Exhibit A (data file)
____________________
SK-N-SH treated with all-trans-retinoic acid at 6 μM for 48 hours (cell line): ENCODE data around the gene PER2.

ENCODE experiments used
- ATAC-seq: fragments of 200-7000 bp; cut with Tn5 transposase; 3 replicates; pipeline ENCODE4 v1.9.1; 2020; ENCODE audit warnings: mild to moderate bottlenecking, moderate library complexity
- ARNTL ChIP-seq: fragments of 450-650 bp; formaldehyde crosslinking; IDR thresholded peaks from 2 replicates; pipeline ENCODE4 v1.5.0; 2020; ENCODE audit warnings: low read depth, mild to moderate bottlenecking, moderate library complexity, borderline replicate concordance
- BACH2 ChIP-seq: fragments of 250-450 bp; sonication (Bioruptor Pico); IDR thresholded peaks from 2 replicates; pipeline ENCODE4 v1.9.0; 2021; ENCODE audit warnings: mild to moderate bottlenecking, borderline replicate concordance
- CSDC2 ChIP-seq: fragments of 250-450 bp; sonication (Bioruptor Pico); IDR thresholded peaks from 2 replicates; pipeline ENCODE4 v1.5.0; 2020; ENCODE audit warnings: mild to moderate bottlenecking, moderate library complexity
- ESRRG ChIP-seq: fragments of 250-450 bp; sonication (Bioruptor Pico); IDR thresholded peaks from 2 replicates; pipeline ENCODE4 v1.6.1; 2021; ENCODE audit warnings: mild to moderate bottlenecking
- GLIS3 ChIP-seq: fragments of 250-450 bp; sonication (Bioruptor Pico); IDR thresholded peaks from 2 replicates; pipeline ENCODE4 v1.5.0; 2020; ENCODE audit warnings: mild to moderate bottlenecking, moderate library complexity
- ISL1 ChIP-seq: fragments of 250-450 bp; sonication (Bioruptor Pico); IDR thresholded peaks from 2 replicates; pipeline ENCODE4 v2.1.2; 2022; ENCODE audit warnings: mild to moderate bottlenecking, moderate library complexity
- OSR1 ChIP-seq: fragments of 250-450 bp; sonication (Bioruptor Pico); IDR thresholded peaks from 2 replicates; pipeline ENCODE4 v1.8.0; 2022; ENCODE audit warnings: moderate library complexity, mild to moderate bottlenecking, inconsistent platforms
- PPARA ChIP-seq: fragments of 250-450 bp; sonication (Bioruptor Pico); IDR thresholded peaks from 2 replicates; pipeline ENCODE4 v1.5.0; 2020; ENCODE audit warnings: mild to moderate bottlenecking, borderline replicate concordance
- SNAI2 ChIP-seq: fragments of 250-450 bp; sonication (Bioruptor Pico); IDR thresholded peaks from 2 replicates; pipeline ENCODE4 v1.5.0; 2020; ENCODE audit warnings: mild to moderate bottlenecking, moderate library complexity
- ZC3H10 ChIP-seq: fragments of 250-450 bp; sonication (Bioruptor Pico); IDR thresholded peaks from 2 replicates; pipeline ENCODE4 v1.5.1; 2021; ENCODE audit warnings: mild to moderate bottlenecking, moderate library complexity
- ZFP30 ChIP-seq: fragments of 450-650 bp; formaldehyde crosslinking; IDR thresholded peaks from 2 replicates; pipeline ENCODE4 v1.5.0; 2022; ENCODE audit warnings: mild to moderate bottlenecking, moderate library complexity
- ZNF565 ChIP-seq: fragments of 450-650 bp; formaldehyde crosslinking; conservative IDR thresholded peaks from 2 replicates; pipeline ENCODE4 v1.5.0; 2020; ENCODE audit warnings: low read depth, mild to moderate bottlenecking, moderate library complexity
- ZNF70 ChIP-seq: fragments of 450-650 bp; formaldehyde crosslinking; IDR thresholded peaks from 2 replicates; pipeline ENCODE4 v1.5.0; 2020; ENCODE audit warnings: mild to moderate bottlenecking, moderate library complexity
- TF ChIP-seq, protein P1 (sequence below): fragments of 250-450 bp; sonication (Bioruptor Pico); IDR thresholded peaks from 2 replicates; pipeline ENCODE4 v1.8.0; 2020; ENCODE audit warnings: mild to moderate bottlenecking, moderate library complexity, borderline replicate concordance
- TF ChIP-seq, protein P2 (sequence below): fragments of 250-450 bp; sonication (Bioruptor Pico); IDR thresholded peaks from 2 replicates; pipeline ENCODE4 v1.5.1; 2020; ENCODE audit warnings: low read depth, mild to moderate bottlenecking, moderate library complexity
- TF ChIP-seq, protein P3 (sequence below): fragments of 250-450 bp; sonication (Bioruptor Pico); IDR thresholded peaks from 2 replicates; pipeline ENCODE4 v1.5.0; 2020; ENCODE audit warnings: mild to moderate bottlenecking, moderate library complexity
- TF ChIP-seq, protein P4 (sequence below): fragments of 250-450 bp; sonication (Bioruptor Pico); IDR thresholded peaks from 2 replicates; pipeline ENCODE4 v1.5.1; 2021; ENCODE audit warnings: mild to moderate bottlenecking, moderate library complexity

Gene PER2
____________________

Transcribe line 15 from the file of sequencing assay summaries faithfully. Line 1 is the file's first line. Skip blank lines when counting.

- ZNF565 ChIP-seq: fragments of 450-650 bp; formaldehyde crosslinking; conservative IDR thresholded peaks from 2 replicates; pipeline ENCODE4 v1.5.0; 2020; ENCODE audit warnings: low read depth, mild to moderate bottlenecking, moderate library complexity